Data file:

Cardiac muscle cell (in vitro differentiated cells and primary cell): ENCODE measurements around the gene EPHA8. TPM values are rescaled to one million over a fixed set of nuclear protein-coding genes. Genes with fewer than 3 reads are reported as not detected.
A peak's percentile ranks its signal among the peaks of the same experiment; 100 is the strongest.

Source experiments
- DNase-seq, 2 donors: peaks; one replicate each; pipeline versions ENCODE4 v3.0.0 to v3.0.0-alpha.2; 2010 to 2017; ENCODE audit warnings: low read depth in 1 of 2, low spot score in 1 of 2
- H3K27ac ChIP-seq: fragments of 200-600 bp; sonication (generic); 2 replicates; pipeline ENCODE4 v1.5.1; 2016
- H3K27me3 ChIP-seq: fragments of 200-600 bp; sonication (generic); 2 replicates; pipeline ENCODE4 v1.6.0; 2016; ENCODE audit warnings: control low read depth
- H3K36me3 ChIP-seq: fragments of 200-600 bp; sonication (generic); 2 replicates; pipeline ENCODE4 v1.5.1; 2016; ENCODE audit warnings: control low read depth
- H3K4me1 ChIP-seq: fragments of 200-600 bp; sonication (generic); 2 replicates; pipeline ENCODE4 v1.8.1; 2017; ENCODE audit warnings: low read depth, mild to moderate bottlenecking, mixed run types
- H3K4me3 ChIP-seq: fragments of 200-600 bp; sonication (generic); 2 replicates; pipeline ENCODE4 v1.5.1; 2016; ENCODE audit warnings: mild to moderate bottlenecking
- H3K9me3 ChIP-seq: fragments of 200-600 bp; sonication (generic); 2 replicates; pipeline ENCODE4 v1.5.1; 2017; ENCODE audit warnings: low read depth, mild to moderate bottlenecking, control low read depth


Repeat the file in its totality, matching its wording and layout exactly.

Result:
Cardiac muscle cell (in vitro differentiated cells and primary cell): ENCODE measurements around the gene EPHA8. TPM values are rescaled to one million over a fixed set of nuclear protein-coding genes. Genes with fewer than 3 reads are reported as not detected.
A peak's percentile ranks its signal among the peaks of the same experiment; 100 is the strongest.

Source experiments
- DNase-seq, 2 donors: peaks; one replicate each; pipeline versions ENCODE4 v3.0.0 to v3.0.0-alpha.2; 2010 to 2017; ENCODE audit warnings: low read depth in 1 of 2, low spot score in 1 of 2
- H3K27ac ChIP-seq: fragments of 200-600 bp; sonication (generic); 2 replicates; pipeline ENCODE4 v1.5.1; 2016
- H3K27me3 ChIP-seq: fragments of 200-600 bp; sonication (generic); 2 replicates; pipeline ENCODE4 v1.6.0; 2016; ENCODE audit warnings: control low read depth
- H3K36me3 ChIP-seq: fragments of 200-600 bp; sonication (generic); 2 replicates; pipeline ENCODE4 v1.5.1; 2016; ENCODE audit warnings: control low read depth
- H3K4me1 ChIP-seq: fragments of 200-600 bp; sonication (generic); 2 replicates; pipeline ENCODE4 v1.8.1; 2017; ENCODE audit warnings: low read depth, mild to moderate bottlenecking, mixed run types
- H3K4me3 ChIP-seq: fragments of 200-600 bp; sonication (generic); 2 replicates; pipeline ENCODE4 v1.5.1; 2016; ENCODE audit warnings: mild to moderate bottlenecking
- H3K9me3 ChIP-seq: fragments of 200-600 bp; sonication (generic); 2 replicates; pipeline ENCODE4 v1.5.1; 2017; ENCODE audit warnings: low read depth, mild to moderate bottlenecking, control low read depth